Colburn v. State

Annotate this Case
Download PDF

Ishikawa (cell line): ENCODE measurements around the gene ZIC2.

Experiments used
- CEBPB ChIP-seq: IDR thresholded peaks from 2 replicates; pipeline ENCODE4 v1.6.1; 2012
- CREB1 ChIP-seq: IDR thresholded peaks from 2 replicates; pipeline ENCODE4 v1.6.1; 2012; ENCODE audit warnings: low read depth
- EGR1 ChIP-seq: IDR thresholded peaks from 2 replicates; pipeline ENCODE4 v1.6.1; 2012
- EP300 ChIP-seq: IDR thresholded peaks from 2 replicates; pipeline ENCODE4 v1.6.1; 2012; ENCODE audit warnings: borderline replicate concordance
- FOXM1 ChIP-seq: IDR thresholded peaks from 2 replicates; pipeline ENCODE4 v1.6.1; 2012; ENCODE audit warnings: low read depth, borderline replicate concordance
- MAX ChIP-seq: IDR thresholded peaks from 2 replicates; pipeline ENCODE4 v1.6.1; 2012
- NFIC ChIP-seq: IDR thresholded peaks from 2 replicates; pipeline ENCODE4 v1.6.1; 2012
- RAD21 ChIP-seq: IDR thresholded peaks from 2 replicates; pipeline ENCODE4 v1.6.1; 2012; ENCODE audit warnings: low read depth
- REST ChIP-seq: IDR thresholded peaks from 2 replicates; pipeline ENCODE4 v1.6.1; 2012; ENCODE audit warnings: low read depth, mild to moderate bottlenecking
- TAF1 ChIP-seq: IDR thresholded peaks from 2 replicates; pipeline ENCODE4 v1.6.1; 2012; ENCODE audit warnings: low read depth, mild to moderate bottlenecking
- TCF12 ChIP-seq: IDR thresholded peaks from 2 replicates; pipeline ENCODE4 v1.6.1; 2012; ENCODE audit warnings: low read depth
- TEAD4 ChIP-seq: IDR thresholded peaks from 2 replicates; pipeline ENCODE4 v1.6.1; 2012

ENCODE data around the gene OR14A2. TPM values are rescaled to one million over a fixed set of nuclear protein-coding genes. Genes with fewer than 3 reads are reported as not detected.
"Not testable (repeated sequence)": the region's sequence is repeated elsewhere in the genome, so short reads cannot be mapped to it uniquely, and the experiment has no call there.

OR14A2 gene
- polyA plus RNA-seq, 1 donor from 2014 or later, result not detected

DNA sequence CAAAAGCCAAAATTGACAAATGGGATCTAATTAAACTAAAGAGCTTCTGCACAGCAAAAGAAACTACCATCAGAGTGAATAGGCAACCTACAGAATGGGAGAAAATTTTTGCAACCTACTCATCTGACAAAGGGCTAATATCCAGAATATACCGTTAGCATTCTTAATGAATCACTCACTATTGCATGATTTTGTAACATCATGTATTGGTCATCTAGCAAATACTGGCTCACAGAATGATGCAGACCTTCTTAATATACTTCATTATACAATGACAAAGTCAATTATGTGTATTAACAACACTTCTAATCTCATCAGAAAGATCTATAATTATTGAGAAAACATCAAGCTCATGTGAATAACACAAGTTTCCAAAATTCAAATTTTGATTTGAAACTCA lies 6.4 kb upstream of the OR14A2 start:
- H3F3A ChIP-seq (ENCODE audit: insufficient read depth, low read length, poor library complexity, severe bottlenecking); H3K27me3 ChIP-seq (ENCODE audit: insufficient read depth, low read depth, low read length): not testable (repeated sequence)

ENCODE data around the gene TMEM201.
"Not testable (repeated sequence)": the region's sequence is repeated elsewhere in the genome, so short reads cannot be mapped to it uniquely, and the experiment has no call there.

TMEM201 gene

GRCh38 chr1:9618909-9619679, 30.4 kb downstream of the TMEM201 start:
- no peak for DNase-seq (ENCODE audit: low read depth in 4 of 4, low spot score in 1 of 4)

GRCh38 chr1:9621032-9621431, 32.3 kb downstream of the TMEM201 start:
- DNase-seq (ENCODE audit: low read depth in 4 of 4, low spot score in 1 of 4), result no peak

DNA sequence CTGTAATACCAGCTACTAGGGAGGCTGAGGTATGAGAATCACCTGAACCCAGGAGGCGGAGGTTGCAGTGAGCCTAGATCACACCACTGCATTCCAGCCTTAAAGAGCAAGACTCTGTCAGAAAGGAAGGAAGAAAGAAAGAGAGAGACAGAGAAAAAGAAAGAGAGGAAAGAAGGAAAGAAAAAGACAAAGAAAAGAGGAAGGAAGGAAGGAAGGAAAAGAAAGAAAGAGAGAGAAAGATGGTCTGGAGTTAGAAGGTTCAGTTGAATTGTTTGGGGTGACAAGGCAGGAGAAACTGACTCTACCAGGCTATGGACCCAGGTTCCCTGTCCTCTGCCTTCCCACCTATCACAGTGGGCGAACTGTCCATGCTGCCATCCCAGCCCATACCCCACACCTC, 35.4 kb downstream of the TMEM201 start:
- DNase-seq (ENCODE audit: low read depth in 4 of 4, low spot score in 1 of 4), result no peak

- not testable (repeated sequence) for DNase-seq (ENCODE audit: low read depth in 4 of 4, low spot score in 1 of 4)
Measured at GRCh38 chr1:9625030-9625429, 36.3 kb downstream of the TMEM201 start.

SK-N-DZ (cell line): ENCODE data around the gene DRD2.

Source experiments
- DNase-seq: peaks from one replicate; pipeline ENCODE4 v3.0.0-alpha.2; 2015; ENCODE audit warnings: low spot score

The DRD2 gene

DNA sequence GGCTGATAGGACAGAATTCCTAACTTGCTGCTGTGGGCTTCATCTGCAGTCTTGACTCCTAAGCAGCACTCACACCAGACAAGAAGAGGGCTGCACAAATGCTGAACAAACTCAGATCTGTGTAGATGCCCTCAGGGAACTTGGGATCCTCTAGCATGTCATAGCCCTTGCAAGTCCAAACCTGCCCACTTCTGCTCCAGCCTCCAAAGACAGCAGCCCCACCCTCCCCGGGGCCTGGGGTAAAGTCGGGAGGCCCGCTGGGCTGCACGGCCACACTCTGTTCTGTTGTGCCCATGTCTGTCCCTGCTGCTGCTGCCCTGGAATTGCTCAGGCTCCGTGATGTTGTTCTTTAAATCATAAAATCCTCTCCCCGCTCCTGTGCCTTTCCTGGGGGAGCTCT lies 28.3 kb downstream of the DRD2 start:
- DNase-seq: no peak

IN THE SUPREME COURT OF THE STATE OF DELAWARE CHARLES COLBURN, Defendant Below, Appellant, v. STATE OF DELAWARE, Plaintiff Below, Appellee. § § § § § § § § § § § No. 327, 2016 Court Below—Superior Court of the State of Delaware Cr. ID No. 1411002179 Submitted: August 17, 2016 Decided: October 5, 2016 Before HOLLAND, VALIHURA, and VAUGHN, Justices. ORDER This 5th day of October 2016, upon consideration of the appellant’s opening brief, the motion to affirm, and the record below, it appears to the Court that: (1) The appellant, Charles Colburn, filed this appeal from a Superior Court order denying his first motion for postconviction relief under Superior Court Criminal Rule 61. The State of Delaware has filed a motion to affirm the judgment below on the ground that it is manifest on the face of Colburn’s opening brief that his appeal is without merit. We agree and affirm. (2) The record reflects that Colburn was arrested on multiple charges arising from the discovery of almost 1,500 bags of heroin and multiple firearms in his car. On January 7, 2015, Colburn waived indictment and pled guilty to Drug Dealing (Tier IV), Possession of a Firearm During the Commission of a Felony (“PFDCF”), and Possession of a Firearm by a Person Prohibited (“PFBPP”). In the plea agreement, the parties agreed to recommend a sentence with non-suspended Level V time of nine years and the State agreed not to seek habitual offender sentencing under 11 Del. C. § 4214(a). Colburn was sentenced as follows: (i) for Drug Dealing (Tier IV), twenty-five years of Level V incarceration, suspended after two years for twenty-three years of Level IV (Department of Correction Discretion), suspended after one year for eighteen months of Level III probation; (ii) for PFDCF, five years of Level V incarceration; and (iii) for PFBPP, two years of Level V incarceration. Colburn did not appeal the Superior Court’s judgment. (3) On March 30, 2015, Colburn filed a motion for reduction of sentence, which the Superior Court denied. On February 5, 2016, Colburn filed a motion for postconviction relief under Rule 61. Colburn argued that his counsel was ineffective because she incorrectly informed him that he was ineligible for concurrent sentences and she failed to argue at his sentencing that he was eligible for concurrent sentences. After the matter was referred to a Superior Court Commissioner and Colburn’s former counsel provided an affidavit, the Commissioner recommended denial of Colburn’s motion for postconviction relief.1 1 State v. Colburn, 2016 WL 1756503 (Del. Super. Ct. Apr. 28, 2016). 2 The Superior Court accepted the Commissioner’s recommendation and denied Colburn’s motion for postconviction relief.2 This appeal followed. (4) In his opening brief, Colburn argues that the Superior Court erred in denying his motion for postconviction relief because he would not have pled guilty if his counsel had correctly informed him that he was eligible for concurrent sentencing on his PFBPP conviction. Colburn also claims that he did not have the opportunity to file objections to the Commissioner’s report and recommendation because he did not receive the report. This Court reviews the Superior Court’s denial of postconviction relief for abuse of discretion and questions of law de novo.3 The procedural bars of Rule 61 do not apply to Colburn’s timely claim of ineffective assistance of counsel. (5) To prevail on a claim of ineffective assistance of counsel after entry of a guilty plea, Colburn must demonstrate that his counsel’s representation fell below an objective standard of reasonableness and there is a reasonable probability that but for counsel’s errors, he would not have pled guilty and would have insisted on proceeding to trial.4 Although not insurmountable, there is a strong presumption that counsel’s representation was professionally reasonable.5 A defendant asserting a claim of ineffective assistance must make concrete 2 State v. Colburn, 2016 WL 3248222 (Del. June 1, 2016). Dawson v. State, 673 A.2d 1186, 1190 (Del. 1996). 4 Hill v. Lockhart, 474 U.S. 52, 58-59 (1985); Albury v. State, 551 A.2d 53, 59 (Del. 1988). 5 Albury, 551 A.2d at 59. 3 3 allegations of cause and actual prejudice to substantiate a claim of ineffective assistance of counsel.6 (6) As of July 9, 2014, judges have the discretion to impose concurrent, rather than consecutive, sentences.7 Certain crimes, including PFDCF, are not eligible for concurrent sentences.8 A defendant convicted of PFBPP is not eligible for a concurrent sentence if the defendant was previously convicted of a Title 11 violent felony.9 A Title 11 violent felony is defined as a “Title 11 offense identified in § 4201(c) of this title, or any offense set forth under the laws of the United States, any other state or any territory of the United States which is the same as or equivalent to any of the offenses designated as a Title 11 offense identified in § 4201(c) of this title.”10 Relying on the listing of his 2009 conviction for Felon in Possession of a Firearm in the United States District Court for the District of Delaware as a Title 11 non-violent felony in his plea agreement, Colburn argues that this previous conviction was not a Title 11 violent felony and therefore he could receive concurrent sentences for his PFBPP conviction (as well as his Drug Dealing conviction). 6 Younger v. State, 580 A.2d 552, 556 (Del. 1990). 11 Del. C. § 3901(d); Fountain v. State, 139 A.3d 837 (Del. 2016). 8 11 Del. C. § 3901(d). 9 Id. 10 11 Del. C. § 3901(e). 7 4 (7) Even assuming Colburn were eligible for concurrent sentencing on his PFBPP conviction, he has not shown a reasonable probability that if he had known he was eligible he would not have pled guilty and would have insisted on proceeding to trial. By pleading guilty, Colburn obtained the benefit of the State agreeing not to seek habitual offender sentencing under 11 Del. C. § 4214(a), which Colburn was eligible for, and the State agreeing to recommend nonsuspended Level V time of nine years. If Colburn had insisted on going to trial, he faced the risk of life imprisonment as a habitual offender. (8) In addition, Colburn ignores that even if he were eligible for concurrent sentencing, it was within the Superior Court judge’s discretion to impose concurrent or consecutive sentences for his crimes.11 Colburn does not point to anything in the record to suggest the Superior Court judge would have imposed a concurrent, rather than consecutive, sentence. The sentencing transcript reflects that the Superior Court judge was concerned by the serious nature of Colburn’s crimes and his eligibility for habitual offender status. The notion that Colburn would have insisted on proceeding to trial and facing the risk of life imprisonment if he had known the Superior Court judge had the discretion to impose concurrent sentences for two of his crimes is not supported by the record or credible. 11 Fountain v. State, 139 A.3d at 840-41 (describing amendment of § 3901(d) to give judges discretion to impose concurrent or consecutive sentences). 5 (9) Colburn’s Truth-in-Sentencing Guilty Plea Form and guilty plea colloquy contradict his contention that he was coerced into pleading guilty. In the Truth-in-Sentencing Guilty Plea Form, Colburn indicated that he freely and voluntarily decided to plead guilty, no one, including his counsel and the State, forced him to plead guilty, and he understood he was waiving certain constitutional rights. During the guilty plea colloquy, Colburn stated that he was guilty of Drug Dealing, PFDCF, and PFBPP, he understood the Superior Court was not bound by the sentencing recommendation, and he was satisfied with his counsel’s representation. Absent clear and convincing evidence to the contrary, which he has not identified, Colburn is bound by his representations during the guilty plea colloquy and in the Truth-in-Sentencing Guilty Plea Form.12 (10) As set forth above, Colburn has not satisfied the standard for an ineffective assistance of counsel claim. The Superior Court did not err therefore in denying Colburn’s motion for postconviction relief. As to Colburn’s contention that he did not have the opportunity to file objections to the Commissioner’s report and recommendations because he did not receive the report, we have considered his arguments on appeal regarding the merits of the Superior Court’s decision and concluded that those arguments are without merit. 12 Somerville v. State, 703 A.2d 629, 632 (Del. 1997). 6 NOW, THEREFORE, IT IS ORDERED that the judgment of the Superior Court is AFFIRMED. BY THE COURT: /s/ Karen L. Valihura Justice 7